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By Nadia Papagiannis, CFA | 06-14-2013 04:00 PM

Why Retirement Plans Are Targeting Alternatives

Volatility and changing demographics have target-date fund and defined-contribution plan managers considering alternatives as hedging tools against fixed-income rate risk, says Arden manager Henry Davis.

Nadia Papagiannis: Hi, my name is Nadia Papagiannis. I'm the director of alternative fund research at Morningstar, and today I have with me Henry Davis, manager of Arden Alternative Strategies, ARDNX. And Henry just participated with me on the Two Worlds Collide panel at the Morningstar Investment Conference.

Henry, thank you so much for being here with us today.

Henry Davis: Thank you for having me.

Papagiannis: Henry, on our Two Worlds Collide panel, we talked about how the mutual fund industry and hedge fund industry are converging. And that this is not just a short-term trend; it's a very long-term fundamental shift in what's happening in asset management. But why hasn't this happened already? I mean, we've had alternative mutual funds for a few years now. Why haven't we had alternative mutual funds in defined-contribution plans?

Davis: There have been different versions of alternatives as you know that have found their way into mutual funds. But what there have been less of are actual hedge fund managers who are either running their own mutual funds or being included in multimanager programs, for instance the fund of funds program within the mutual fund itself. That just hasn't existed until within the last couple of years, and there are whole host of reasons for that. One of them is most hedge fund managers didn't have a whole lot of incentive to participate in a mutual fund because they were doing just fine with their being quite well-compensated under a 2 and 20 type of fee structure and having large, primarily pension plan clients as investors.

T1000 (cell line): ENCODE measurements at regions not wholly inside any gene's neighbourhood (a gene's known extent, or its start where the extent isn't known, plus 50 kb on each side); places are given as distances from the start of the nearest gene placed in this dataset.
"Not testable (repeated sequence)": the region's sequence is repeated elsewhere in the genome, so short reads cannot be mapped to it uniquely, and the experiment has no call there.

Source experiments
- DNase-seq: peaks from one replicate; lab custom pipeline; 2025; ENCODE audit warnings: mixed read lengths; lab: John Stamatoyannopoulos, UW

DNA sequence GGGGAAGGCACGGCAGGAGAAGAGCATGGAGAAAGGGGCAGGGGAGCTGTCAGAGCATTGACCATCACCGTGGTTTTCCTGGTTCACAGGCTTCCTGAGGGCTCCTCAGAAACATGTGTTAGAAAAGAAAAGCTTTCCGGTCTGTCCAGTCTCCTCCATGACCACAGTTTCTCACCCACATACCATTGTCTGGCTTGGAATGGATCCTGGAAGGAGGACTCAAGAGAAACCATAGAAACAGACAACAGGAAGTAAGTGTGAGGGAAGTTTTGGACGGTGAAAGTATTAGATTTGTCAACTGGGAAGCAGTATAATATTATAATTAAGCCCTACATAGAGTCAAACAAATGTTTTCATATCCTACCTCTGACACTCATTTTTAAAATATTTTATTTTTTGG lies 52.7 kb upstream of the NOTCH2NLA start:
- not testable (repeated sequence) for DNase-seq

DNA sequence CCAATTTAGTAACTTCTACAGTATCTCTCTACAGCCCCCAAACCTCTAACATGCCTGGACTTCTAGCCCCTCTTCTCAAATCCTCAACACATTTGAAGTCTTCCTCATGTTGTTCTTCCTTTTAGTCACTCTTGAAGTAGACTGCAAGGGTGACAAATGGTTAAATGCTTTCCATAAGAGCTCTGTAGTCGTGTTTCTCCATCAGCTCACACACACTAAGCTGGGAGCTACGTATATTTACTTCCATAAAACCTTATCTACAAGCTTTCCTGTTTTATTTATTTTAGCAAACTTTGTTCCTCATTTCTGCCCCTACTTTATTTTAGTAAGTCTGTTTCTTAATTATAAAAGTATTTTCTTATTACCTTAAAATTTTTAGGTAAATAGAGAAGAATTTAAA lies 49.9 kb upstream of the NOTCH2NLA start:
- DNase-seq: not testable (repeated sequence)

But as they have started to see the same demographic shift that I've described, which is essentially over time a shrinking of the defined-benefit pool generally and a growing of the defined-contribution pool, there has been a willingness on the part of hedge fund managers to figure out how they can participate in a 40 Act, or the mutual fund, type of structure. What do I need to do? What compromises do I need to make? And can I still execute my strategy and deliver the return stream that I need to, given those constraints?

The other part of this is defined-contribution plans are really early in terms of their efforts at diversifying. They have been reasonably satisfied relying solely on stocks, bonds, and cash. But 2008 was a real wake-up call especially in the target-date fund area which is so significant and so impactful as a percentage of total self-directed retirement assets. After those funds experienced drawdowns, there was a real push after 2008 to find out how can I diversify my risk? How can I bring into this fund a return stream that is going to have different characteristics, that's going to be uncorrelated, and that isn't going to draw down severely when markets sell off? That's how the debate began for inclusion of alternatives in defined-contribution-type plans.

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